Long overdue re-post from Phil
Above: A bit of typographic history history via Phil in Golden Valley, MN, with an amazing story to go along with it – he was actually there. I am re-posting this (with sincere apologies to Phil), since it was lost in the reactor meltdown of March 10.
Phil writes: Here’s a little JPEG of my Zurich Jimi Hendrix poster – I was at this concert, which was pretty good, but Cream wasn’t actually there because they were by then on their first American tour. The building was also a bike racing stadium, so there was a slanted wood floor around the center oval. The poster is pretty much standard size – 3 x 4(?) maybe, in lime green which has faded a little. As you can see I hung it up in various dorm rooms and apartments. I’ve always sort of understood it was “Swiss punk” but I don’t know much else about the movement or general style.
I was able to bring it to Antiques Road Show when they came to St. Paul, but the poster guy wasn’t as impressed with it as I wanted him to be – still, he said it was maybe around $675 or so. Meanwhile, I’m keeping it.
The Hallenstadion is still there. I can add a little more about the event, and I have a kind of teen magazine from the time. I guess the Rolling Stones had been in Zurich a year or two before, and there’d been some kind of riot with chair smashing, etc. So the police were supposedly on guard and worried about similar reactions. During the show people started coming down from the upper seats and they had to transit across that bicycle track, and so to confound them the security people sprayed something – some kind of oil – that smelled like bananas.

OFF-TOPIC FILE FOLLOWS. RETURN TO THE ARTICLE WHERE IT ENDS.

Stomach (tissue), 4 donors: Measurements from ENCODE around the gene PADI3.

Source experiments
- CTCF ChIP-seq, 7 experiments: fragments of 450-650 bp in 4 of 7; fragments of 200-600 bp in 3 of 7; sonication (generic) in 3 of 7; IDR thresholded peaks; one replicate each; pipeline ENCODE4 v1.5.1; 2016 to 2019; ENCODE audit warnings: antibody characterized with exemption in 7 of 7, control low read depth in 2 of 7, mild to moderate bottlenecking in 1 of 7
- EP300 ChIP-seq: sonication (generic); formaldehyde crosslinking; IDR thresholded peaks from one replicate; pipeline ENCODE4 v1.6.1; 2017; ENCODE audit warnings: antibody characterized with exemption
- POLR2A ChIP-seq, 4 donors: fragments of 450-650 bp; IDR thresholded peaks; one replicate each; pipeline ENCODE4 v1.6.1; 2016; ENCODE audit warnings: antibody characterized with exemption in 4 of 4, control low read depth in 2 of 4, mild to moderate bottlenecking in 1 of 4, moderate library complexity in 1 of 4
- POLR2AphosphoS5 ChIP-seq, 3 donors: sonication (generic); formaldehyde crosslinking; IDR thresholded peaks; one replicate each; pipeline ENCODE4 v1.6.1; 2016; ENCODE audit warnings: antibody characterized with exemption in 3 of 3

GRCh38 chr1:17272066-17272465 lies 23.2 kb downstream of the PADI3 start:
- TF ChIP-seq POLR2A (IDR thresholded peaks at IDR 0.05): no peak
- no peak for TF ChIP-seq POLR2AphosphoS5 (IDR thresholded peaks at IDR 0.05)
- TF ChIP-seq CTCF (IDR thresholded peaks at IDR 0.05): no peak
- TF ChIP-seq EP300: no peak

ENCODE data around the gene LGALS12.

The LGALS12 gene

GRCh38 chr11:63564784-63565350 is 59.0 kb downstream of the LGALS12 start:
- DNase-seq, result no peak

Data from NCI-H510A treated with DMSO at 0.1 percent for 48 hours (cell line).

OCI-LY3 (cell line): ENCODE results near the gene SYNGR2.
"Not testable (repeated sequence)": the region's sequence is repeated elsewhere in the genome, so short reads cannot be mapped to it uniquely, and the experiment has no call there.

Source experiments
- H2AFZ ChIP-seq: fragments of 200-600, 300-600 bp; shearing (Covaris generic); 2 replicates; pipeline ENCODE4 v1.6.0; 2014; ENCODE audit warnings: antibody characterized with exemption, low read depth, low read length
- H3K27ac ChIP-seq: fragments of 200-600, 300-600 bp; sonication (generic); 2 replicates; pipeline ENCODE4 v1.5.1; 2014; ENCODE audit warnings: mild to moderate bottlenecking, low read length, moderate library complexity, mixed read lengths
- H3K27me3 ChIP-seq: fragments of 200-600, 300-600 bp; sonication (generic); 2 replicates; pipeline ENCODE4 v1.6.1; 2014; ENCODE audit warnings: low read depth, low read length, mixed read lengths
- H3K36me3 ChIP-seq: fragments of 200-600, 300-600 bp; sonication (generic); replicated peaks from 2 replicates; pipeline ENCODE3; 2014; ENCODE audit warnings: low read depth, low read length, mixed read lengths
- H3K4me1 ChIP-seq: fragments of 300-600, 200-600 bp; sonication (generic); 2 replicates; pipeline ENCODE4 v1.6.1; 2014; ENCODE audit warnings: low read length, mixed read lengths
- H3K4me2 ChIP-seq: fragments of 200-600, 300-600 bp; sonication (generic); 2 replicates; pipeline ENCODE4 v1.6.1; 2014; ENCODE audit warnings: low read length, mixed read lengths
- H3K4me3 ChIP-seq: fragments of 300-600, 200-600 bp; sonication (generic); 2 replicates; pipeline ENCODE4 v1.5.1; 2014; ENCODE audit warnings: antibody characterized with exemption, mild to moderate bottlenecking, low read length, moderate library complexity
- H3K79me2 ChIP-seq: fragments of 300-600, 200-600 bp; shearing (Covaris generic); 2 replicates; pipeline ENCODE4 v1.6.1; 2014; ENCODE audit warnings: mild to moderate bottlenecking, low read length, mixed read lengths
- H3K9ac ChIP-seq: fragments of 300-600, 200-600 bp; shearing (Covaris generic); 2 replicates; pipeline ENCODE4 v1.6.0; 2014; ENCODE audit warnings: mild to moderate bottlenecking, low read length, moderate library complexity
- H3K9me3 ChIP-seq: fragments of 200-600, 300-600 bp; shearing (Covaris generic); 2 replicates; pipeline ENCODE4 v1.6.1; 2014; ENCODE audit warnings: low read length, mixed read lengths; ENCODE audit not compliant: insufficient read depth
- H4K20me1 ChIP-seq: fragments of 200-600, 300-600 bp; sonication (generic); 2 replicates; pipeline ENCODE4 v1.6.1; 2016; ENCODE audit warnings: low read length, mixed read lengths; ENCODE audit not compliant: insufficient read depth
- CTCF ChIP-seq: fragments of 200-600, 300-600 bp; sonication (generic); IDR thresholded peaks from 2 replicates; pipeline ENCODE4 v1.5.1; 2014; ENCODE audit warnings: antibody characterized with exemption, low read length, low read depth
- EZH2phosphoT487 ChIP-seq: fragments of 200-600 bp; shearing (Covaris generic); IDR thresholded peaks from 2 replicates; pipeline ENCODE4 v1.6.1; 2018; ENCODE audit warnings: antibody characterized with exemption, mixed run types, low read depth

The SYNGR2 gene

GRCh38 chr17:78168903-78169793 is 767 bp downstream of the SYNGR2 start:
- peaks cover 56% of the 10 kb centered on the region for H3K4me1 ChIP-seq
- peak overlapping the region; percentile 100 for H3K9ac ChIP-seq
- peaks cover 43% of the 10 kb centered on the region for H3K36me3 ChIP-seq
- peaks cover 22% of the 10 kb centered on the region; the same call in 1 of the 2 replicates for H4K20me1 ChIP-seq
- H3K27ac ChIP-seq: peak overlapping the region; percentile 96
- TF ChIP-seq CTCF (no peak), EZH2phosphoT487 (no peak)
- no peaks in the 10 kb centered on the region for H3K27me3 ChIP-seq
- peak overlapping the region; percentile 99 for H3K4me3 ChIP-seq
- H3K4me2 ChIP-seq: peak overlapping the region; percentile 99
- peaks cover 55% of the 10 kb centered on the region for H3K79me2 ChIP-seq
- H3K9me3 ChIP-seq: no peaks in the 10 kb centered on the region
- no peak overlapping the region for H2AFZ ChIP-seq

The show itself was fine but Hendrix was having a little trouble with his effects pedals or amps, so he wasn’t exactly burning things up or anything. Eric Burdon was almost more memorable, because this was early in his solo career and he wanted to show films with the songs.
He had this song called “Sky Pilot” which I kind of think was about religion sanctioning war, and during the montage there were images of Hitler. The Swiss audience made a sound like cheering when he showed up, which kind of spooked us, but a German friend explained it was their form of booing. And once they brought the lights up between songs, and didn’t turn them down again for the next song.
Burdon yelled about needing the lights off, and got no immediate response, so he screamed “SHUT THE FUCKING LIGHTS OFF.” After a few moments a soft Swiss voice said, “Licht aus auf der Bühne, bitte.”
Lights off on the stage, please.
Geotypografika says Danke Schön again, Phil.